Genome-wide association studies (GWAS) are useful in genetics as they test for the association of a phenotype with common genetic variants. GWAS is “hypothesis-free” and does not require prior knowledge of a gene’s biological impact on a trait. The catch though is that this leads to analyzing hundreds to thousands of genome-wide array samples to elucidate single nucleotide polymorphisms (SNPs) associated with a specific phenotype.
In case you missed our live event yesterday, I wanted to share a link to the webcast recording: New Enhancements: GWAS Workflows with SVS. There were several questions asked, so we’ve also shared the Q & A session below! Question: Are these enhancements priced as a separate feature? Answer: No, SVS is a constantly evolving platform, so everything you see in this webcast is… Read more »
When studying complex diseases that may have multi-genic contributions from across the genome, it is not uncommon to see what may appear like elevated correlation between your trait or other test variable and the SNPs across the genome. The problem is at first glance you won’t be able to tell if this is due to a population structure in your… Read more »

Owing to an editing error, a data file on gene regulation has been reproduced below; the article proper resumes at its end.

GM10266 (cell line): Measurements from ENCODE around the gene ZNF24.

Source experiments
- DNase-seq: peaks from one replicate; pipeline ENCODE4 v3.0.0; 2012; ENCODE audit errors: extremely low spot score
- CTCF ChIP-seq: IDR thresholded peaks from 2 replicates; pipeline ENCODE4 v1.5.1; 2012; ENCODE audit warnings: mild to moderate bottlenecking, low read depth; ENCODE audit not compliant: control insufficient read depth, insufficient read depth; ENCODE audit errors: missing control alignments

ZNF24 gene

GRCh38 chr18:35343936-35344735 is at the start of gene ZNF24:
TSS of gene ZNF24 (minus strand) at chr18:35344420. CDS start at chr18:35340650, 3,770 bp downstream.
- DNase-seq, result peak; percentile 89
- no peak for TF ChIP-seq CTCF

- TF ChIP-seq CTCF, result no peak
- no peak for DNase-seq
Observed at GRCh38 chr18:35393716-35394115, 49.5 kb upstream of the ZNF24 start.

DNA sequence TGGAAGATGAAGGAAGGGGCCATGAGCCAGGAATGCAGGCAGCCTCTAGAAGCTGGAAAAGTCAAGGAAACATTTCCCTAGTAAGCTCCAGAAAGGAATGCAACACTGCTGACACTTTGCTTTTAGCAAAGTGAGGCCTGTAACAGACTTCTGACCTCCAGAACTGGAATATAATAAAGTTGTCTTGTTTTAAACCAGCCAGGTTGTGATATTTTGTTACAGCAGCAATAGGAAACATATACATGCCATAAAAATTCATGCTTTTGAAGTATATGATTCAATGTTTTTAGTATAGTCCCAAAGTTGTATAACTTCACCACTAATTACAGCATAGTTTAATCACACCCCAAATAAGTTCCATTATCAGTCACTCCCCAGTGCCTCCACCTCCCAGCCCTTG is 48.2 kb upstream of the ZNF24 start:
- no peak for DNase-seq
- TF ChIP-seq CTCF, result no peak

Genome-wide association study (GWAS) technology has been a primary method for identifying the genes responsible for diseases and other traits for the past ten years. GWAS continues to be highly relevant as a scientific method. Over 2000 human GWAS reports now appear in scientific journals. In fact, we see its adoption increasing beyond the human-centric research into the world of… Read more »
ASHG 2016 is in our rear mirror. Again, it was bigger and better than the previous year. The conference hosted over 9,000 visitors from 66 countries. This gave the event a level of vibrancy that was evenly matched by the wonderful ambiance of the city of Vancouver. Nestled in between the two conference centers was a little pier offering spectacular… Read more »